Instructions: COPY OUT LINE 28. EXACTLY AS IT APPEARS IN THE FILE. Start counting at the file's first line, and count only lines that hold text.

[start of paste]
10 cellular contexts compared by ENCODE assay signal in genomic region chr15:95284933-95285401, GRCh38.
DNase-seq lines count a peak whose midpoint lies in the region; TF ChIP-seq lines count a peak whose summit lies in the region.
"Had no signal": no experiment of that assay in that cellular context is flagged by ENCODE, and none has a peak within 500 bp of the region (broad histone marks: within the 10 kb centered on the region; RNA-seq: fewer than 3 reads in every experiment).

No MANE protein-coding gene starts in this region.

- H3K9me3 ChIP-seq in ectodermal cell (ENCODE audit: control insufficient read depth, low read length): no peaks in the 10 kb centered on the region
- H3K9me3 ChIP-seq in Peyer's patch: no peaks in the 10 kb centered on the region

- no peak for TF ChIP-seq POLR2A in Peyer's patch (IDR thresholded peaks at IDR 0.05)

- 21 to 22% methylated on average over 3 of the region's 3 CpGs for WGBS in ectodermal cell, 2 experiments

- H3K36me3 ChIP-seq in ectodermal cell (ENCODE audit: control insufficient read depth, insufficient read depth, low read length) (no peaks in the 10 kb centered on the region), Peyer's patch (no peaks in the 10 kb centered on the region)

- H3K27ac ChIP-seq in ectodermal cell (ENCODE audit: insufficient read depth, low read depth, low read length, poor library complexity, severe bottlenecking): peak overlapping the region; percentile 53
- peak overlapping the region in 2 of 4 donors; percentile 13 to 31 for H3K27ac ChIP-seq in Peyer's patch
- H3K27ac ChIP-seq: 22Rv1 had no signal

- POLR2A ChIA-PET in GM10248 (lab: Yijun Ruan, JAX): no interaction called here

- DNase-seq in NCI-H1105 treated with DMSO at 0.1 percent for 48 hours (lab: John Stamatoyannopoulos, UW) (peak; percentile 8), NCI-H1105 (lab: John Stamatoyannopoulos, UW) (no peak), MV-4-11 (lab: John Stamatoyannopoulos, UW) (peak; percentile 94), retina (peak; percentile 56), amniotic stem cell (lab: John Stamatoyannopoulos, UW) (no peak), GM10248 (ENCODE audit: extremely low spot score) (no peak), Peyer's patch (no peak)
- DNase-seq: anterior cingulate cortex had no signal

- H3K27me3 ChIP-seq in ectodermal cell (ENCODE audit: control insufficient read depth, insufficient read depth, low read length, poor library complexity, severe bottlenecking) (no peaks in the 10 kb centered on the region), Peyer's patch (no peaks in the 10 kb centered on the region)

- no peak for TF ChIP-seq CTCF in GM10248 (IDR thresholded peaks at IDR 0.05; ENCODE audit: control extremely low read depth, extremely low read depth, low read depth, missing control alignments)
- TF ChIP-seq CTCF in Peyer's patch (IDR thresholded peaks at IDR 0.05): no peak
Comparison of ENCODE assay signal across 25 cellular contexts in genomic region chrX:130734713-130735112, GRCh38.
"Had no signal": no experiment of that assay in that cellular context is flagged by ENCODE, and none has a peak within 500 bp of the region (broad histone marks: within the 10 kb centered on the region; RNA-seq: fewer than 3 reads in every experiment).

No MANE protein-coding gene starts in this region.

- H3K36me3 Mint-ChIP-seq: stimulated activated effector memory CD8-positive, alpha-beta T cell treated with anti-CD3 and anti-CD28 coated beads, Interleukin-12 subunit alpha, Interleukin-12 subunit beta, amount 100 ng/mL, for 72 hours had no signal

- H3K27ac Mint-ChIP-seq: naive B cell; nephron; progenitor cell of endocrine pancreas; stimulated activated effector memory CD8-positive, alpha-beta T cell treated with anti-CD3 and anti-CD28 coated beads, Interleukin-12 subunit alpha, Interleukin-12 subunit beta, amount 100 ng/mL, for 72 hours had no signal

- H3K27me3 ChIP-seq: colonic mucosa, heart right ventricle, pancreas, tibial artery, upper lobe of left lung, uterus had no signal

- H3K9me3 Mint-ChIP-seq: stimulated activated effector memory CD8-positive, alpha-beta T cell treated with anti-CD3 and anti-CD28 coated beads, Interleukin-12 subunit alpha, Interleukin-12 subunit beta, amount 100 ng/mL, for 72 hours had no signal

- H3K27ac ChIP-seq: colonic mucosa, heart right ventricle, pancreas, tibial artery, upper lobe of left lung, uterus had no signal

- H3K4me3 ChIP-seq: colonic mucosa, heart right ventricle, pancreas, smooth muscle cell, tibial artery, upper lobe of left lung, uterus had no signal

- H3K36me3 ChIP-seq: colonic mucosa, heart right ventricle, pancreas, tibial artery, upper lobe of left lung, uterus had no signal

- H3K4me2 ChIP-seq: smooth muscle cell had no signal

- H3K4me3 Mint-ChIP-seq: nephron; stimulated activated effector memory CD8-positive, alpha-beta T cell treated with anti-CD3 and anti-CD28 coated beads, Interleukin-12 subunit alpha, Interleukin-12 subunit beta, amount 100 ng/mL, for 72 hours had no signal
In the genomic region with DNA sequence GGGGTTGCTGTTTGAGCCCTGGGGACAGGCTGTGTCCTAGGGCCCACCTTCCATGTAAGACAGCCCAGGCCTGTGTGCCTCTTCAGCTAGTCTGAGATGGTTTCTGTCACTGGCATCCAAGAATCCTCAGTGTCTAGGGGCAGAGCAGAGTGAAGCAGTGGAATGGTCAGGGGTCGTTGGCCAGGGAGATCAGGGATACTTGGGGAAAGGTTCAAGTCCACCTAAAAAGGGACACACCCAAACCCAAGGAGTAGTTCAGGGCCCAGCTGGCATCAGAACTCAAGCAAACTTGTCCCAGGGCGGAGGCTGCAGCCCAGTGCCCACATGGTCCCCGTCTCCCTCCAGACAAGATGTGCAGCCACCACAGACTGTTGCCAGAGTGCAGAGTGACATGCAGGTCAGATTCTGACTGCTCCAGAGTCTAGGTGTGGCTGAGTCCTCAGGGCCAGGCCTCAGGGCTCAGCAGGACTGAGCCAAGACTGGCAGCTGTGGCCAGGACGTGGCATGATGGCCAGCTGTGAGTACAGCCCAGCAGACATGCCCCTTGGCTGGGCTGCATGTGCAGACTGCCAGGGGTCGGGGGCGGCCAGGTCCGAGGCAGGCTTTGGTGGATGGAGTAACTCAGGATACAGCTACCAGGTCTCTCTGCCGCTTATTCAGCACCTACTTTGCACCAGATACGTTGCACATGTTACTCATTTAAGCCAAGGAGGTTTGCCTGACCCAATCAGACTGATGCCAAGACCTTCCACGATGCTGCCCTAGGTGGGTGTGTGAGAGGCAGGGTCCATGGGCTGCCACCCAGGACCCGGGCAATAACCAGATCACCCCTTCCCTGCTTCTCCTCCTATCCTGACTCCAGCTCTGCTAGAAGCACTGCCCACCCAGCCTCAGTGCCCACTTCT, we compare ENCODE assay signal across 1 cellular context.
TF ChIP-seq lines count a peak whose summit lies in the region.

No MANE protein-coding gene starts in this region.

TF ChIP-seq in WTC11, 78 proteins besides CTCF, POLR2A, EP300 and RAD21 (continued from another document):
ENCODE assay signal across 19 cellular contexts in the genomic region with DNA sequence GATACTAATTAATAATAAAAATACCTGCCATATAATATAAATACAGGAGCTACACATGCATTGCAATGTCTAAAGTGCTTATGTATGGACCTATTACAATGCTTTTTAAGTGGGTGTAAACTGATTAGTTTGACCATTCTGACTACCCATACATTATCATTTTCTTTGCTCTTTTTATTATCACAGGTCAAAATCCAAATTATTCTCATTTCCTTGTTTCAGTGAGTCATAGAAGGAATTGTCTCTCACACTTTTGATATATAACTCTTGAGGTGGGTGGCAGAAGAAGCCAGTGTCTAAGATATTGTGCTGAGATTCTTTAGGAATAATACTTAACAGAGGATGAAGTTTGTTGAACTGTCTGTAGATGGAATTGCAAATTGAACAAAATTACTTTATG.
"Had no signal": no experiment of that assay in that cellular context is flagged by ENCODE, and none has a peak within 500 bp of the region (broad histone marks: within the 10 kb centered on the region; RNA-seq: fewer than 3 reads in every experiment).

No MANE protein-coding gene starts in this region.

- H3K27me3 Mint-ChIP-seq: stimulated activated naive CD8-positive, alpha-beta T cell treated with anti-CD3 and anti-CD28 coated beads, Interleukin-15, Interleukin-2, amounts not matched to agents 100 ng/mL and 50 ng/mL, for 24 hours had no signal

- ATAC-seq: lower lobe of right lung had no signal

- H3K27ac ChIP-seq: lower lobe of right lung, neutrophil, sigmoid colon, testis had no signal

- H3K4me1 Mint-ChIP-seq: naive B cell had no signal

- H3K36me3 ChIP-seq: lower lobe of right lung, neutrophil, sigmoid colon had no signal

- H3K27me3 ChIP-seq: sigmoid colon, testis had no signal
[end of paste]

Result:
- H3K36me3 ChIP-seq: colonic mucosa, heart right ventricle, pancreas, tibial artery, upper lobe of left lung, uterus had no signal